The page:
INDIANAPOLIS — As we celebrate Black History Month, it is important to acknowledge the evolution of the emphasis on hair health in the African American community. Also, how things are changing as industries start to learn the cultural connection between protective styles and healthy hair.
“Instead of us curling to make it straight we are relaxing to make it straight,” said hairstylist Ursula Shelton.
Straight hair was once a requirement in many industries, including the military. Women used to be required to wear a neat pulled-back bun, but as Shelton explains, that’s a horrible practice for Black hair health.
“In my career, I have seen hair come right out of that scalp,” said Shelton.
The military recently made changes since it was found that pulling hair back too much can cause traction alopecia.
“Alopecia is spots where there is no hair and the hair won’t grow back,” said Shelton.
Currently, it seems many are on the road to celebrating curls and protective styles instead of hiding them.
“We grow up with a difficult relationship with our hair. We have these experiences where we put a relaxer on and it burns so bad, but we wait so it can be straighter or our hair falls out,” said Victoria Smith.
“It’s ingrained in our culture like a schedule that we are on. Every 6-8 weeks getting a relaxer used to be just what we did,” said Smith.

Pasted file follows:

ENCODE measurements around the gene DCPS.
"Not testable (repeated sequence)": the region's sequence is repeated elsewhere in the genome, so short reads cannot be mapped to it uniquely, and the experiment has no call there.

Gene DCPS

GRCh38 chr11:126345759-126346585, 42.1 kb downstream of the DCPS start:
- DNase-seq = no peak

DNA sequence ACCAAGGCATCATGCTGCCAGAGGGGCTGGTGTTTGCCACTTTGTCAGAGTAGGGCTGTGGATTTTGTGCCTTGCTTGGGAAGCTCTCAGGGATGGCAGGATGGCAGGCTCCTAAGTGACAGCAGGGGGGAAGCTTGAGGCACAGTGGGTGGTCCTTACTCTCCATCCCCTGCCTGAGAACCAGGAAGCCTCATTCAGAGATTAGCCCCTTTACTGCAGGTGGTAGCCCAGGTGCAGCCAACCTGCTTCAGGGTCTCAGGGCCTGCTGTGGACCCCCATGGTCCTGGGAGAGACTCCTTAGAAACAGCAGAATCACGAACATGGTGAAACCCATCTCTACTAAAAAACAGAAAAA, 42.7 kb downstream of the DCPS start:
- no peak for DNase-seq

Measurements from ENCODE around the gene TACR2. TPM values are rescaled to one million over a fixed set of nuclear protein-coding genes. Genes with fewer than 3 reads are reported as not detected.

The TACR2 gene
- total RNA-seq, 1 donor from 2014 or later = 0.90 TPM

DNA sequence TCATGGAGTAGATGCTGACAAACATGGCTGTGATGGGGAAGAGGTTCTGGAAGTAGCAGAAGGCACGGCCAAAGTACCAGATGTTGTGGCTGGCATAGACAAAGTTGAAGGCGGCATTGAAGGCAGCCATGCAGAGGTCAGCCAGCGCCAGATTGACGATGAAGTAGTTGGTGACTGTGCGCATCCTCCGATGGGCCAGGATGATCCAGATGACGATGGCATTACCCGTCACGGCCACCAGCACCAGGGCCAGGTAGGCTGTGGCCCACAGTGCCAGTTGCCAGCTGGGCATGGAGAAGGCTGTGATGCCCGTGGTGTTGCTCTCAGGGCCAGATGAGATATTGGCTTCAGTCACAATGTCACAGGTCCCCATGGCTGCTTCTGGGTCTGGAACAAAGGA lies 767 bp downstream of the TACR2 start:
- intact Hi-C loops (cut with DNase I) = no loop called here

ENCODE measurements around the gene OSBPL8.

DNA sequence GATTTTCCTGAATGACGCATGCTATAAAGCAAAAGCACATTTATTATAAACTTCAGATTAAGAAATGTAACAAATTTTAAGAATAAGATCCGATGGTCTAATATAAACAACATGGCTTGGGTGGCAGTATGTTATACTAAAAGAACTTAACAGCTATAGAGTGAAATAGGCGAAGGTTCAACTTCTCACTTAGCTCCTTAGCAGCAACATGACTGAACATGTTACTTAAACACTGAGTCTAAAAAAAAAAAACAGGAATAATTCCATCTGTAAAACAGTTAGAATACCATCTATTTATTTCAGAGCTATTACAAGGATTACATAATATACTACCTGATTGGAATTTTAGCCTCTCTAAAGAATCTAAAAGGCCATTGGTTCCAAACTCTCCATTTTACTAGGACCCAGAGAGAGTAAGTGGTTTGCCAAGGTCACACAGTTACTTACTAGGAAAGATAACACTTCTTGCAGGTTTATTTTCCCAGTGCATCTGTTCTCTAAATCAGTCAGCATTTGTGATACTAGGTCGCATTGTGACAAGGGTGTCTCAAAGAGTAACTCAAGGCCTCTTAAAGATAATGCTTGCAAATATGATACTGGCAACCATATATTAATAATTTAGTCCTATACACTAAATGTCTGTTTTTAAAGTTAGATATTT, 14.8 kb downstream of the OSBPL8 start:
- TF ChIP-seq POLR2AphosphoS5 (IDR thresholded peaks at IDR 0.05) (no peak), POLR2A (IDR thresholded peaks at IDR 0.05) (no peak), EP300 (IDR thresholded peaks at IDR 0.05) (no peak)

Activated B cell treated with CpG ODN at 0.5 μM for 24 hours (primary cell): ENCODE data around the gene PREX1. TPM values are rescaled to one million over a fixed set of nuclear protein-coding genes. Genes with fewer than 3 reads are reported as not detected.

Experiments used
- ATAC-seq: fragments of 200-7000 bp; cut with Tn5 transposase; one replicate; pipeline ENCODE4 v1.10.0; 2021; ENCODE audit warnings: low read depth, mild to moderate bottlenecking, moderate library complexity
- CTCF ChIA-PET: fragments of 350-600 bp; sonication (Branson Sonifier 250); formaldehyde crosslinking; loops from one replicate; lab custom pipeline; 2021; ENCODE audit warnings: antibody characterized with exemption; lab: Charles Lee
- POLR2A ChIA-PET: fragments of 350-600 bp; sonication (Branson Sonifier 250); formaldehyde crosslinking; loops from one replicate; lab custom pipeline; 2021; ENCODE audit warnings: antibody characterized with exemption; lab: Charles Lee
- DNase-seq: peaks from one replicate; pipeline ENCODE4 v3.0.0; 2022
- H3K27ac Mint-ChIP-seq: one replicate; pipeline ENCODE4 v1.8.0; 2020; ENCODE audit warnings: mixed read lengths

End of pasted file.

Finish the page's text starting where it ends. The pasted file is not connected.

Determined to restore her natural curl Smith went natural. The creator of Classy Curlies blogged about the journey to stay focused and even started her own hair care line called Make it Classy to help others venturing down the same road.
“Black hair grows — we just started with a really bad foundation that was cracked,” said. Smith.
For some starting over isn’t easy. Going from straight hair made possible with the help of a relaxer back to kinks, curls. And coils can be trying but the evolution in the process can be rewarding.
“Movements like 'The Crown Act,' it’s like finally, we have something Elevating the message."
The Crown Act protects from discrimination because of a hairstyle which believe it or not sometimes that type of protection is needed.
“Black women are more likely to be sent home from work because of their hair. That has nothing to do with talent. If workplaces having issues with braids and twists and things that are black culture and how we grew up. I can’t help this is how my hair grows out my head.” Said Smith.
It seems there has been progress in the movement because over time protective and natural styles are now viewed as professional and acceptable in new space.
“It truly is magic so we should embrace that we have people advocating for us being ourselves,” said Smith.